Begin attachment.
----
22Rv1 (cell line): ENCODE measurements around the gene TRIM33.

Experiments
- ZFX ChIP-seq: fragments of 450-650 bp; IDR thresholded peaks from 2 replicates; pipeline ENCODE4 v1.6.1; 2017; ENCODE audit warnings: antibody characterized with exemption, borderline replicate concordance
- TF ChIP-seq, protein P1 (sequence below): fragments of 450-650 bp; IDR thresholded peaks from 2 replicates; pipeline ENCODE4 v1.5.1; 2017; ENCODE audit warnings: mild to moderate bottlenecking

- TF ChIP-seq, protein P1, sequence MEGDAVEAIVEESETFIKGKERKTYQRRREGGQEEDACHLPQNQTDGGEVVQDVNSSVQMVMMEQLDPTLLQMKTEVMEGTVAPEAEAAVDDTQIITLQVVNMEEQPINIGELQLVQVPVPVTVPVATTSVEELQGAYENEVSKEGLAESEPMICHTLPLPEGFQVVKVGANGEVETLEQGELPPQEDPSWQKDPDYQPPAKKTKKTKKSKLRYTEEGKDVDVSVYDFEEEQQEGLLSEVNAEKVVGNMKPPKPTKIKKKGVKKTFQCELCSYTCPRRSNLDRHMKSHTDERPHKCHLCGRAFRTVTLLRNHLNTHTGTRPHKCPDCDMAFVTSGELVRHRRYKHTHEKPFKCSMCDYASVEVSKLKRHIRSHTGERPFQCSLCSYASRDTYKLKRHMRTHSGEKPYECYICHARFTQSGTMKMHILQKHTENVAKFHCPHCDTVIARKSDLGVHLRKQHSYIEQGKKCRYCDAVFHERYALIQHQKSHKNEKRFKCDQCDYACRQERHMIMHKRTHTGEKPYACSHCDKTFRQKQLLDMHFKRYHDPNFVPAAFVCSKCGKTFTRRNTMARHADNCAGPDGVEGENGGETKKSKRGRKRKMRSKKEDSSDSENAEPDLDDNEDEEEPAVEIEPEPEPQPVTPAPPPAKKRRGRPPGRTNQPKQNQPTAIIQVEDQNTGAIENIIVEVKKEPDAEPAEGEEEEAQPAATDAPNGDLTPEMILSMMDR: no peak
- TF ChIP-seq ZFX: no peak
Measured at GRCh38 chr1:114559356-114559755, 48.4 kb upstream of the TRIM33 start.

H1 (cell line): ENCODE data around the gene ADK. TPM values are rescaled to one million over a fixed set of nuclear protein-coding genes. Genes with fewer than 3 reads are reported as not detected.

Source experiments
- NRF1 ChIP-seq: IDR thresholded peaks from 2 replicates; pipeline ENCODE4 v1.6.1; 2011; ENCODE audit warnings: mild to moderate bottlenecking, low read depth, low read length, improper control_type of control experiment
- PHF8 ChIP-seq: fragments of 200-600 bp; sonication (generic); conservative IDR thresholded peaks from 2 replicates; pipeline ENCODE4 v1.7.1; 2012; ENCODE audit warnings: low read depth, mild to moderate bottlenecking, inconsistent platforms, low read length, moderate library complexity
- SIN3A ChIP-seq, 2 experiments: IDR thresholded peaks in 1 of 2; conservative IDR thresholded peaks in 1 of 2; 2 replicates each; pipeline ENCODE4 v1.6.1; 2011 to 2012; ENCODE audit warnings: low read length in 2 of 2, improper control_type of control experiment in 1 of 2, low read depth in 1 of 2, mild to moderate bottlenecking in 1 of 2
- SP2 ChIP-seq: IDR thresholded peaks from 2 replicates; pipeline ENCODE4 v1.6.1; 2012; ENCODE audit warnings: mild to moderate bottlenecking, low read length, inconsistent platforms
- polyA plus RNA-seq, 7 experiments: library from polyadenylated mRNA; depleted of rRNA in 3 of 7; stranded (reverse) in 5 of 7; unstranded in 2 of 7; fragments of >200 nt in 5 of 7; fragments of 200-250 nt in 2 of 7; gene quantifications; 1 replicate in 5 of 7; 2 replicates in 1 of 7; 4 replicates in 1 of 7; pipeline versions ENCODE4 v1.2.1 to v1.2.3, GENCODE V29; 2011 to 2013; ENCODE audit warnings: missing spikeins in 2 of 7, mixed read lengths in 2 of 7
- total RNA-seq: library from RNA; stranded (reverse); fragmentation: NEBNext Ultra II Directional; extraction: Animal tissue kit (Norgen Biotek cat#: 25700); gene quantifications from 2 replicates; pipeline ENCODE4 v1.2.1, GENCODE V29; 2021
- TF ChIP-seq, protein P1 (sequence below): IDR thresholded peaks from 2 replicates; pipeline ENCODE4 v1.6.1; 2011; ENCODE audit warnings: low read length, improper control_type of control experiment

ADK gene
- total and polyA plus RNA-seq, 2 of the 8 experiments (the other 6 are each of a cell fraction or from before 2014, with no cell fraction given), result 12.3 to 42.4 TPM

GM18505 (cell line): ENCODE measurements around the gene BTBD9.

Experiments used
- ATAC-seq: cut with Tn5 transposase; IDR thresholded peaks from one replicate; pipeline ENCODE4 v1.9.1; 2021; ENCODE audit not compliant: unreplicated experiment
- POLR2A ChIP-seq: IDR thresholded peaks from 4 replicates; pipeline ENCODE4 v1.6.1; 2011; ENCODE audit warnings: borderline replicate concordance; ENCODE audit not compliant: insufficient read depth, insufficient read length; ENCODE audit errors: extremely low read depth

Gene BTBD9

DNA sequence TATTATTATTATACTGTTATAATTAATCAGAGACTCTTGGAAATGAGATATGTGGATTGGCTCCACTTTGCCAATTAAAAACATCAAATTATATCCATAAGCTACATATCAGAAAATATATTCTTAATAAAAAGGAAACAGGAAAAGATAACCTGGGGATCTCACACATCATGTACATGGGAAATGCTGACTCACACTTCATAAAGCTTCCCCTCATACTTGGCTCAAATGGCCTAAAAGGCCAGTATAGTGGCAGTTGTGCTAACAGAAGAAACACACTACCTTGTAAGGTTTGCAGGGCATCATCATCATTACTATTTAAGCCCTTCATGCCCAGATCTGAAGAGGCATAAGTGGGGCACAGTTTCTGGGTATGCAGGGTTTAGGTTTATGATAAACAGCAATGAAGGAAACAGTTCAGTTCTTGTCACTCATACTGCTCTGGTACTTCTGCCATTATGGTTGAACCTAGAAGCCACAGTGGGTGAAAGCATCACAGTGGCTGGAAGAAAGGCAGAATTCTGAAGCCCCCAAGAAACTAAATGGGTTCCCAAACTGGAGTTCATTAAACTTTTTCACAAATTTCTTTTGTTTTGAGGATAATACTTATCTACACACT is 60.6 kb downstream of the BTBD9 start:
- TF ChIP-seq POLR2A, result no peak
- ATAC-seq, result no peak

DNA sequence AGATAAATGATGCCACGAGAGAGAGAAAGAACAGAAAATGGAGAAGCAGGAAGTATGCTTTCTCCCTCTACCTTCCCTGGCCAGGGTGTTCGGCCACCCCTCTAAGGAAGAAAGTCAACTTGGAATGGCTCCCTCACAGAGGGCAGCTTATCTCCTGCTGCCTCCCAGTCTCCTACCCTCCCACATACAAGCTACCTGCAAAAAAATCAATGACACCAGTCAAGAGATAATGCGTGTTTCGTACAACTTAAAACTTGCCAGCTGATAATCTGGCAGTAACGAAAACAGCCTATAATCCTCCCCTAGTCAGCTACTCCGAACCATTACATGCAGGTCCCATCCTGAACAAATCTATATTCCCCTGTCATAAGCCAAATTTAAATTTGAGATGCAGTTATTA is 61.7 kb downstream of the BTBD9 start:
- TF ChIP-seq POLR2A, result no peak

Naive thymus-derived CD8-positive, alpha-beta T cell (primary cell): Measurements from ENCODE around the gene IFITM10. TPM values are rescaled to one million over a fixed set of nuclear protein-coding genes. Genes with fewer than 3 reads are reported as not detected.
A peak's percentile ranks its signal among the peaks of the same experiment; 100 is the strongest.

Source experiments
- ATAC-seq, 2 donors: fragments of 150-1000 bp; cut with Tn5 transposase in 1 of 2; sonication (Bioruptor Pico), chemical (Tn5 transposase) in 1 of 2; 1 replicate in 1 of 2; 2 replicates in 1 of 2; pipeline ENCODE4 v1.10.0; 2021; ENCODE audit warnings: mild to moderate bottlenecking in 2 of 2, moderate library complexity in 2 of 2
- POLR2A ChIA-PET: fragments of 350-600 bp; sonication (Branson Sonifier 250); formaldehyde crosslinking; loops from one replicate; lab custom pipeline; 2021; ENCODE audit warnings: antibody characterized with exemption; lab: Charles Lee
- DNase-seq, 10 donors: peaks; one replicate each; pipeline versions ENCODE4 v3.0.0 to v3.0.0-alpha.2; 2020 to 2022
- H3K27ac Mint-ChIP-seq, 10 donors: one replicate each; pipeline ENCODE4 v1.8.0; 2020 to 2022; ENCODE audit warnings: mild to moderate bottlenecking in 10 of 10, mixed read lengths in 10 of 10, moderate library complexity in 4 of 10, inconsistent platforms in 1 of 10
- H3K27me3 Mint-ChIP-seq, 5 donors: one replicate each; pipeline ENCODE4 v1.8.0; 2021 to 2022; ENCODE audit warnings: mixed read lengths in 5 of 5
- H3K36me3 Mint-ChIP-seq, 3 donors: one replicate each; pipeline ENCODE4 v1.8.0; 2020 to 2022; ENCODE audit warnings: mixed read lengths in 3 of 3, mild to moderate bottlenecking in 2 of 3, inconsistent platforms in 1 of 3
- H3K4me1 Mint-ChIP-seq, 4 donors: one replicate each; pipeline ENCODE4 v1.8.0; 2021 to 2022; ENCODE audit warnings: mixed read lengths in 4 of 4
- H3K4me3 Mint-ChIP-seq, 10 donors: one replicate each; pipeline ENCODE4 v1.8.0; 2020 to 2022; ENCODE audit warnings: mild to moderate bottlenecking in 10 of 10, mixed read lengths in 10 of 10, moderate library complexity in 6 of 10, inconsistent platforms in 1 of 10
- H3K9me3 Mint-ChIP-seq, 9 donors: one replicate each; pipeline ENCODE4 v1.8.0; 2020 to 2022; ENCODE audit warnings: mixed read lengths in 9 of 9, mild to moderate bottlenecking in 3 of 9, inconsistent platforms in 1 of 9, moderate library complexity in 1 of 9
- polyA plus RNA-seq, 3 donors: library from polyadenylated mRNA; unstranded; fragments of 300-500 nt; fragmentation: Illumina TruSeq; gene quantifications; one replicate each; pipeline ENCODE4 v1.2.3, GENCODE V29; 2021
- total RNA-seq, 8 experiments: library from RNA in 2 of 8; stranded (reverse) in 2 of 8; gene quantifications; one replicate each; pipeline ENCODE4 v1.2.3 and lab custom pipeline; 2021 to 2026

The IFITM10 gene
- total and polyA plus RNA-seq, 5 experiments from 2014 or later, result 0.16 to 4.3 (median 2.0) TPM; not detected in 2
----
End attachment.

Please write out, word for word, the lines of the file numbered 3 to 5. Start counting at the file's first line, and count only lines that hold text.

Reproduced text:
- ZFX ChIP-seq: fragments of 450-650 bp; IDR thresholded peaks from 2 replicates; pipeline ENCODE4 v1.6.1; 2017; ENCODE audit warnings: antibody characterized with exemption, borderline replicate concordance
- TF ChIP-seq, protein P1 (sequence below): fragments of 450-650 bp; IDR thresholded peaks from 2 replicates; pipeline ENCODE4 v1.5.1; 2017; ENCODE audit warnings: mild to moderate bottlenecking

- TF ChIP-seq, protein P1, sequence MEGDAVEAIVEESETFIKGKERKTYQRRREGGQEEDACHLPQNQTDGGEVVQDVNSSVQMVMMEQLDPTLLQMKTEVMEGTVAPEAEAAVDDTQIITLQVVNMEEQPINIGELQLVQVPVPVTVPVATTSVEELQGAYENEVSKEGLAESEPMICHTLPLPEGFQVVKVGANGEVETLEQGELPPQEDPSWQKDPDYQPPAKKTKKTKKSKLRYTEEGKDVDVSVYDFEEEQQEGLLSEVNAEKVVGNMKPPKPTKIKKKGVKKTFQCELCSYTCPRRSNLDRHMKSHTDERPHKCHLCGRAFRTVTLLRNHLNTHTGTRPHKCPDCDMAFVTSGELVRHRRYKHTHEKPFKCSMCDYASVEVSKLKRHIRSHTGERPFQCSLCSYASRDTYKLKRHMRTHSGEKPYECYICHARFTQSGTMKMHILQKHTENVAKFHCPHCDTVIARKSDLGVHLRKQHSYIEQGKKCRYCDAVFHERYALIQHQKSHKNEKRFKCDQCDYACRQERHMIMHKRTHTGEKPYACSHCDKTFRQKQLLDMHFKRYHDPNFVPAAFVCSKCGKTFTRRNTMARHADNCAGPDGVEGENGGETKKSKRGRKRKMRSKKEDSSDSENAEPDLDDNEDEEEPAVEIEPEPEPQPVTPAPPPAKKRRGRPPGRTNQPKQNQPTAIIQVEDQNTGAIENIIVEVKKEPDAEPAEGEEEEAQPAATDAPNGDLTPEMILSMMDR: no peak